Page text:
Insurance broker Partners& is advising food preparation businesses to review their insurance cover in light of The UK Food Information Amendment, also known as Natasha’s Law, which came into effect on 1 October 2021. The law now requires food businesses to provide full ingredient lists and allergen labelling on foods pre-packaged for direct sale on the premises. The legislation was introduced to protect allergy sufferers and give them confidence in the food they buy.
Since the law was announced, concerns have been raised in some quarters about the readiness of the industry to meet these new requirements.
Gary Clifton, food and drink sector specialist from Partners& said: “From a general insurance point of view, we’d advise companies to check their public and products liability limits of indemnity; although these are two separate areas of cover, they commonly go hand-in-hand and share the same limit of indemnity. Many standard limits are inadequate to respond to a major event, with minimum levels ranging from £1m to £2.5m. It would only take one event resulting in life-changing injuries to a consumer to burn through these sums. After that, the business must fund costs and awards themselves. For many small businesses, this would be crippling.”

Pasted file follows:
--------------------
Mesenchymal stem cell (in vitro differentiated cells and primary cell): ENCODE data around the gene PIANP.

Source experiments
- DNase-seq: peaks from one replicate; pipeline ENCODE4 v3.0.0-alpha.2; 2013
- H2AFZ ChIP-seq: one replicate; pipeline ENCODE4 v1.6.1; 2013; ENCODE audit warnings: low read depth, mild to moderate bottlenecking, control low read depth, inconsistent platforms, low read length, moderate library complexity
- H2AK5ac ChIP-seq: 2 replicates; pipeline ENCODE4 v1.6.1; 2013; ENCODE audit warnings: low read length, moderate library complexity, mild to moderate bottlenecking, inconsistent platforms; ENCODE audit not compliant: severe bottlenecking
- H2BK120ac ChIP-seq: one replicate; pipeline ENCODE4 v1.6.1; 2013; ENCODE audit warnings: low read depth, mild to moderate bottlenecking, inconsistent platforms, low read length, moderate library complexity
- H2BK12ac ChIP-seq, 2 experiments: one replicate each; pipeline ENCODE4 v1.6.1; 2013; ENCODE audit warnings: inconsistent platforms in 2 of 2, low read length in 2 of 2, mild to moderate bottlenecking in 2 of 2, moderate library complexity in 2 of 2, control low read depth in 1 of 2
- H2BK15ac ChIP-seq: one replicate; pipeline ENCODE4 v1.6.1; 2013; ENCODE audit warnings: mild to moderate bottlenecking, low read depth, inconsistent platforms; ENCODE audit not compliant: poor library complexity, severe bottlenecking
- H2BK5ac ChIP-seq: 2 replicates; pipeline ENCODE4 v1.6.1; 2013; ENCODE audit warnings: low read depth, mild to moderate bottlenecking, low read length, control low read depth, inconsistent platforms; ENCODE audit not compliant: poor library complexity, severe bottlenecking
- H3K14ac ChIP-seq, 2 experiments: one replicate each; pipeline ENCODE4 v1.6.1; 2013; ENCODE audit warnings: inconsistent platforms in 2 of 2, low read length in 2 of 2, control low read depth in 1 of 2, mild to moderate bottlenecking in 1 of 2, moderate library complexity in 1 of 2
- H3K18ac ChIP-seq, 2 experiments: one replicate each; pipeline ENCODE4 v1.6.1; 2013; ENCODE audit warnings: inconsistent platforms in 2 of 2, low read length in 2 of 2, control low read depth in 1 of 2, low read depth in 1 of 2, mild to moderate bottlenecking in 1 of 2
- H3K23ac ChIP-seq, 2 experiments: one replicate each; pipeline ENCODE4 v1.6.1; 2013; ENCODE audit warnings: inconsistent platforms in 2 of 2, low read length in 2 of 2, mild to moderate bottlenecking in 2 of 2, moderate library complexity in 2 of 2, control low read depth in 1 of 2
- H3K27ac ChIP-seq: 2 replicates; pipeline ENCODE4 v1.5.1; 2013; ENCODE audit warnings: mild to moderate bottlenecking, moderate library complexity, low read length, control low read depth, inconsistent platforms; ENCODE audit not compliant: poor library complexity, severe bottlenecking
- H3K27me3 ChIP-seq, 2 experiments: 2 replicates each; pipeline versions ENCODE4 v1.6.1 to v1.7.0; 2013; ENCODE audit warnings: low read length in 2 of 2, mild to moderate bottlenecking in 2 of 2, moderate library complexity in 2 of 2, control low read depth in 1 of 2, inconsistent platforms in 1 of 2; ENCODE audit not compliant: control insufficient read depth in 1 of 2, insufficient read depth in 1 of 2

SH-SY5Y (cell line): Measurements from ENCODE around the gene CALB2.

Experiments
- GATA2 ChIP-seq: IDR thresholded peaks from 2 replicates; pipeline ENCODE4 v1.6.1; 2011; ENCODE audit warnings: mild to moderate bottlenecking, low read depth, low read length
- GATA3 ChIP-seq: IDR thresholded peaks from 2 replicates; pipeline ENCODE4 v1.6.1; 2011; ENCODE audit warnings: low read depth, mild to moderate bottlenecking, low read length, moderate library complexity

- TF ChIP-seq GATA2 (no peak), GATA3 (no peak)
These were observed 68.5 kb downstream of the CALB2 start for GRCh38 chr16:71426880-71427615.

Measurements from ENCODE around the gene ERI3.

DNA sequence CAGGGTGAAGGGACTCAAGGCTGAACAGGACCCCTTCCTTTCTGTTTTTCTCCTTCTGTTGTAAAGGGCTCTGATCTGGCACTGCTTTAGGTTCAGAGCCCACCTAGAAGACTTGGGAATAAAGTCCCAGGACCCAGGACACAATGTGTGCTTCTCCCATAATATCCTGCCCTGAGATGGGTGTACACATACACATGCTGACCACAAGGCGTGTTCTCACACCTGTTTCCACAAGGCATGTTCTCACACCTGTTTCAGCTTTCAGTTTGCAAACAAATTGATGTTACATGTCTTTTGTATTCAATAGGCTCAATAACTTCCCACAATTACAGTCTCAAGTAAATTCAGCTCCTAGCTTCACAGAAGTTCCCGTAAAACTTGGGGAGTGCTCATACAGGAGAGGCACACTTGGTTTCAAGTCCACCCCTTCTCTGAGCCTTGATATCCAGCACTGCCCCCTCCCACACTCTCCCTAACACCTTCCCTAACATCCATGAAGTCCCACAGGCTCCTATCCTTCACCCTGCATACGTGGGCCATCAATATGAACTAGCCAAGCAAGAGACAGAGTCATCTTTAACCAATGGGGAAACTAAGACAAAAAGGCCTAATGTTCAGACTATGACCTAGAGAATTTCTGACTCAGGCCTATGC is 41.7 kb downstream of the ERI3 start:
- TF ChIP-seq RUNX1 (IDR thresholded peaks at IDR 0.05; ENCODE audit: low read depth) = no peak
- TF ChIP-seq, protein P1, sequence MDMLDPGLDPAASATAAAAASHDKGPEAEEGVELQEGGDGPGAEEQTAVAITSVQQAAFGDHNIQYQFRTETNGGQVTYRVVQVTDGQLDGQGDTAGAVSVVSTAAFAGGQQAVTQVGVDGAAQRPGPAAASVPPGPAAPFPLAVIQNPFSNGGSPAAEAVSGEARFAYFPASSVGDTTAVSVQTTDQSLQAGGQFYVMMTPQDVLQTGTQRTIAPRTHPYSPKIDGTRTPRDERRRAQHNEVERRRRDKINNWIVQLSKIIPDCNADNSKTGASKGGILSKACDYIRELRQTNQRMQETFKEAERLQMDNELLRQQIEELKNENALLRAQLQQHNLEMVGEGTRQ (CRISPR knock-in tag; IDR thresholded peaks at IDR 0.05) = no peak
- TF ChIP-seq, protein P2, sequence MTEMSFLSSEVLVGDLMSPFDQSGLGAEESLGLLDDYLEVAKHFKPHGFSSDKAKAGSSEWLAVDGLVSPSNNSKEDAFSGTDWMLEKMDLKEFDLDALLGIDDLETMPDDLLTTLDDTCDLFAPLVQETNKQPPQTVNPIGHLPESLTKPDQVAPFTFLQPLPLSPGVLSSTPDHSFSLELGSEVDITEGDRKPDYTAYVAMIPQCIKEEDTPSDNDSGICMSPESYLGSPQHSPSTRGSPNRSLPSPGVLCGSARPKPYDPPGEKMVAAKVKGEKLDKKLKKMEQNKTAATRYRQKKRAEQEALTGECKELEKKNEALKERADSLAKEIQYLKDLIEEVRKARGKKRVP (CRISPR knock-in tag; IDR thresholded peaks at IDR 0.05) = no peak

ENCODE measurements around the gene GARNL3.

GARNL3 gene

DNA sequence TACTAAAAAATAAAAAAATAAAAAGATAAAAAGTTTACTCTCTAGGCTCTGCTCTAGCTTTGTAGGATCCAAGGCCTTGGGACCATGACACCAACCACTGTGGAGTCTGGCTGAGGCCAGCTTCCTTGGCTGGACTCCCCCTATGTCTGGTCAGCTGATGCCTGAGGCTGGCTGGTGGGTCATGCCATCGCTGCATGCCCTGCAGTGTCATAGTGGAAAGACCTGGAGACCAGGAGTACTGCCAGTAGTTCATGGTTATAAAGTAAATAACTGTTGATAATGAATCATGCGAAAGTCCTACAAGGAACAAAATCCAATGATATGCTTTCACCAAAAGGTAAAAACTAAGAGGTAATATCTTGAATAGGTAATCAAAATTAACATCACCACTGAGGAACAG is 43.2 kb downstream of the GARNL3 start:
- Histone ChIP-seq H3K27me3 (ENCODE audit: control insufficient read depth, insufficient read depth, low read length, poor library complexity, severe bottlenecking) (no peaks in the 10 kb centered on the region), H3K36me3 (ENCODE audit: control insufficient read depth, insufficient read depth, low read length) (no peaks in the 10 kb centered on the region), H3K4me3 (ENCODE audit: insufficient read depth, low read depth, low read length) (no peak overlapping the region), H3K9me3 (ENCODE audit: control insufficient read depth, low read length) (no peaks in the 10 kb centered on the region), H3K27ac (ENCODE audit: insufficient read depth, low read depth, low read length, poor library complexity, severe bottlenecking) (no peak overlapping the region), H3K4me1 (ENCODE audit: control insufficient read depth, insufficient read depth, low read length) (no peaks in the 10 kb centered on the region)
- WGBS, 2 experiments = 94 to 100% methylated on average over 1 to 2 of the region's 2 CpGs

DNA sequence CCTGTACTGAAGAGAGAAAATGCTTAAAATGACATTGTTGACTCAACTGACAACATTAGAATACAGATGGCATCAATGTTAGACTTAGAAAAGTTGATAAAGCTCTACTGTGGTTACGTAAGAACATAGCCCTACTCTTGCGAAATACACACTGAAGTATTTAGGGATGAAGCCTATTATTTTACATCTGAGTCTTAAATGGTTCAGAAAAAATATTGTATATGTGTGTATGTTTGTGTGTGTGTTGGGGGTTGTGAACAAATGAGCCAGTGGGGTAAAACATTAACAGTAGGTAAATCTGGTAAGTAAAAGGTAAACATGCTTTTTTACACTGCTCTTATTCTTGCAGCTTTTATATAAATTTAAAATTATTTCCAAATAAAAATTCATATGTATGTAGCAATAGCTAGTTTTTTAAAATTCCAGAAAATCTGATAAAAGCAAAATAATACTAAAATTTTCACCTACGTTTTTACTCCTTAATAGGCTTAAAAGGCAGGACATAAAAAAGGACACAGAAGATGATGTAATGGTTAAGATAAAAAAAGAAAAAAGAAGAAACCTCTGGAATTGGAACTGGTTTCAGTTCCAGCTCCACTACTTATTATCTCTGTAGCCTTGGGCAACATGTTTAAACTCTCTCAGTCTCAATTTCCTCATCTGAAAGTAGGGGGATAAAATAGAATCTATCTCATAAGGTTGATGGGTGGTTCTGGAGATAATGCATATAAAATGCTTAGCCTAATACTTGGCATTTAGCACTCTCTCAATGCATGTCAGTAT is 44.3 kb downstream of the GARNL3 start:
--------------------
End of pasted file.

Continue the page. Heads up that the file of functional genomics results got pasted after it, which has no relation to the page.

Gary warned that the indirect costs of an actual or alleged case through reputational damage can also pose a significant threat: “Even if a business has complied with Natasha’s Law, their operation may still be suspended pending the outcome of any investigation resulting from an alleged breach, and they’ll still need to manage the impact on the brand in the interim. With social media, events can quickly spiral out of control and before they know it, their best intended actions when dealing with the incident or interactions with investigatory bodies, can be counterproductive.”
Partners& advises companies to take immediate steps to prepare for a worst-case scenario. Gary said: “Alongside checking their insurance covers, we would also recommend companies drawing up a business resilience plan, that should include how to limit their brand damage in the event of a crisis. We’d also recommend they work with a crisis management expert who can help them to draw up pre-prepared public statements and provide training in how to deal with the police and other investigating bodies in the wake of an allergic reaction.”
Gary concluded: “A company’s risk and insurance adviser should be in a position to help, not only with policy and claims administration, but even more importantly, in advising around pre-event preparations as mentioned above, as well as standing shoulder-to-shoulder with their client in the immediate aftermath and subsequent investigations of a major incident. Whilst these may understandably be the last thing a business might want to think about right now, if they find themselves under the microscope following an allergic reaction, they will be grateful for having made such preparations.”